PD Smith

Ghetto at the Center of the World

Times Literary Supplement, 18 November 2011, p 26

Ghetto at the Center of the World: Chungking Mansions, Hong Kong, by Gordon Mathews (University of Chicago), 241 + xi pp.

Review by P. D. Smith

Built in 1961, Chungking Mansions is a ramshackle building on Nathan Road, in Tsim Sha Tsui, at the tip of the Kowloon Peninsula. This is Hong Kong’s main tourist district, full of glitzy shopping malls and just a block away from one of Hong Kong’s most famous hotels, the Peninsula. For most Hong Kong Chinese, Chungking Mansions is a “heart of darkness” amid the swanky shops and busy restaurants. According to Gordon Mathews, this dilapidated seventeen-storey structure, full of cheap guesthouses and cut-price businesses, is perhaps “the most globalized building in the world”, a haven for entrepreneurs and temporary workers from South Asia and sub-Saharan Africa who flock here in the belief that the streets of Hong Kong are paved with gold. Some four thousand people stay in Chungking Mansions each night and Mathews has counted 129 different nationalities in the logs of the 90 or so guesthouses. Indeed, it is the extraordinary diversity of people here that strikes anyone entering the somewhat shabby building for the first time:

“Africans in bright robes or hip-hop fashions or ill-fitting suits; pious Pakistani men wearing skullcaps; Indonesian women with jilbab, Islamic head coverings; old white men with beer bellies in Bermuda shorts; hippies looking like refugees from an earlier era; Nigerians arguing confidently and very loudly; young Indians joking and teasing with their arms around one another; and mainland Chinese looking self-contained or stunned.”

Chungking Mansions is a microcosm of this dynamic and cosmopolitan city that has grown very wealthy as an entrepôt between China and the rest of the world. Amid the chic affluence of modern Hong Kong, Chungking Mansions is an outpost of the developing world, a ghetto as Mathews describes it, and for this reason it is universally disdained and even feared by Hong Kongers. As Mathews points out, this is ironic as the majority of the businessmen – and indeed the asylum seekers – who are based in Chungking Mansions share the middle-class, aspirational values of Hong Kong Chinese: the “building popularly viewed as a cesspool of sleaze is in fact a staunch bourgeois enclave of chamber-of-commerce capitalism, albeit with a few corners cut”. If Chungking Mansions is a ghetto, it is a middle-class ghetto and one that – as Mathews’ fascinating research shows – has much to teach us about the workings of globalization in an age of neoliberalism.

Mathews first came to Chungking Mansions in 1983 as a tourist. Now a Professor of Anthropology at the Chinese University of Hong Kong his purpose in writing this study is to explain what brings these diverse peoples to Chungking Mansions and why it exists. In the course of his research he became known in Chungking Mansions as the “professor”, interviewing everyone from Indian policemen and sex workers, to restaurant owners and the Nepalese opium addicts who live in cardboard shelters in the alleyways behind the building. A guesthouse owner tells him: “People in Hong Kong don’t value Chungking Mansions enough. They should – it’s an example of globalization!”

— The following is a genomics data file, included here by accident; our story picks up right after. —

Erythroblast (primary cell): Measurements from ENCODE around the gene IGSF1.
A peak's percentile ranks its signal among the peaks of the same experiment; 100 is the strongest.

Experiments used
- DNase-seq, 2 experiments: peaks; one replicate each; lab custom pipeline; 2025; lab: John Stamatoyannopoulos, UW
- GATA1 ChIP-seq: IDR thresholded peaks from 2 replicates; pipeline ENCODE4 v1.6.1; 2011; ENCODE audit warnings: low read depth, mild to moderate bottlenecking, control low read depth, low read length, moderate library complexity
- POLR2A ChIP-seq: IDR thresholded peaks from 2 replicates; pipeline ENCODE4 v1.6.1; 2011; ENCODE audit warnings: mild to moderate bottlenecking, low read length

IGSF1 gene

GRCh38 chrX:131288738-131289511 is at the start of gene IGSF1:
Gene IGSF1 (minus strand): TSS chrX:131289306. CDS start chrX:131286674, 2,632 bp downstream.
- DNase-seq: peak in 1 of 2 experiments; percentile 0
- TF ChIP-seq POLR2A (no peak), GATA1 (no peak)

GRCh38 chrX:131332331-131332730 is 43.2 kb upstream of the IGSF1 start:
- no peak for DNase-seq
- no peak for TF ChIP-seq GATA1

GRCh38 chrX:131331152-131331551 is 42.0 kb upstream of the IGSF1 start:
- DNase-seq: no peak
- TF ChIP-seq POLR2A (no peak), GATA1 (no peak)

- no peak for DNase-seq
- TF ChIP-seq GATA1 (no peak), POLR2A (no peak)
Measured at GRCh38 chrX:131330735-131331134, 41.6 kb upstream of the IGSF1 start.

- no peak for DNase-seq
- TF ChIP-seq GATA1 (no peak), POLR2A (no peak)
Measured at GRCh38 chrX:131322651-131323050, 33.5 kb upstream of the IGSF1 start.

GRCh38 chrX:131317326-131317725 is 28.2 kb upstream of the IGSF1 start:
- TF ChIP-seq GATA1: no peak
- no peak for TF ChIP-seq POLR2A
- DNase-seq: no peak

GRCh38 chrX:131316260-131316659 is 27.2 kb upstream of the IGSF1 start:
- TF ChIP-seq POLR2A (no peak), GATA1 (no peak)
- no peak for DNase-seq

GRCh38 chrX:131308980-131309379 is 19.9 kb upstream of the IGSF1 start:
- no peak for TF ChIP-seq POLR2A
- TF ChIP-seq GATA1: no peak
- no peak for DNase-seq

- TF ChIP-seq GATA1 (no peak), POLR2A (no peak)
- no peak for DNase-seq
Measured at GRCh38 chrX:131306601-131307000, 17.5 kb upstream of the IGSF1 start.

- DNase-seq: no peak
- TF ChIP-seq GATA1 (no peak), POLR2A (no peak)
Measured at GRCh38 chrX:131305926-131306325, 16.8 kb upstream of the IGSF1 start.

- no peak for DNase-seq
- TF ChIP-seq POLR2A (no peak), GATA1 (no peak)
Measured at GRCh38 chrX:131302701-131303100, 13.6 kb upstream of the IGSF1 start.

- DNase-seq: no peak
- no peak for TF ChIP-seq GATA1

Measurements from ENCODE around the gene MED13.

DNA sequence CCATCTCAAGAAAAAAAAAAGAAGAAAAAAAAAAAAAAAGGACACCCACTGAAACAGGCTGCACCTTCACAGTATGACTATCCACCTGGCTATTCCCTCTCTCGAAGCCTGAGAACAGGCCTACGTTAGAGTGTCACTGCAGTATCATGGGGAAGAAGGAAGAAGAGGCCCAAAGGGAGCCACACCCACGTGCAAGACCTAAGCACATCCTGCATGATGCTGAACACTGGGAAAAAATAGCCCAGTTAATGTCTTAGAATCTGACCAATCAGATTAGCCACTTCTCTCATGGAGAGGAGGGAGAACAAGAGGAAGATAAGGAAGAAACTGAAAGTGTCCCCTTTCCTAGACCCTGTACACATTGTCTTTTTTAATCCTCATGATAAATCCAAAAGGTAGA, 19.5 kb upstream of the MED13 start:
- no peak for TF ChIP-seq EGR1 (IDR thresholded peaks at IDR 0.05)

Indeed, Mathews argues that Chungking Mansions provides a fascinating insight into “low-end” globalization: not the slick operations of multi-national corporations, but traders schlepping goods around the world in suitcases. Most come from sub-Saharan Africa, tempted here by the cheap products made in mainland China and the fact that Hong Kong has a largely open border, admitting asylum seekers and merchants alike without too much fuss. Mobile phones are what traders are mostly looking for. Mathews estimates that at least 20% of the mobile phones now in use in sub-Saharan Africa have passed through Chungking Mansions. Some 19 million phones are sold here each year, including China-made branded and unbranded phones, Chinese knock-offs (with names such as “Sory-Ericssen” or “Nokla”), illegal copy phones and used ones returned from Europe. One trader from Tanzania regularly carries home 700 phones in his luggage, making US$500 profit per trip. These African traders are “the Marco Polos of developing-world globalisation”.

This is a scholarly study, yet Mathews writes with heart-felt affection for this remarkable building and its people: “I seek in this book to celebrate Chungking Mansions in its extraordinary and largely harmonious cultural diversity. It is an amazing place, one that should be lauded in Hong Kong and the world over.” He does not obscure the dark side to this building: its “seediness”, the dodgy deals and the illegal foreign workers. But he argues that these are integral to the uniqueness of Chungking Mansions and its transformation into the “Grand Central Station in the passage of globalized goods from China to the developing world”. According to Mathews, the low-end globalization that he has documented in Chungking Mansions is what the majority of the world’s population experience today.

But globalization may yet be the downfall of Chungking Mansions. Many African traders are now bypassing it and travelling directly into southern China to conduct business. There are already said to be some 20,000 African traders in Guangzhou, some of whom have become extremely wealthy. Chinese companies are also moving into African countries, selling their wares directly and cutting out the traders and their suitcases. In the future, Mathews predicts that much more of the world will resemble Chungking Mansions and the low-end globalization it represents. One day we may all live in the ghetto.

[N.B. This may differ from the version printed in the TLS.]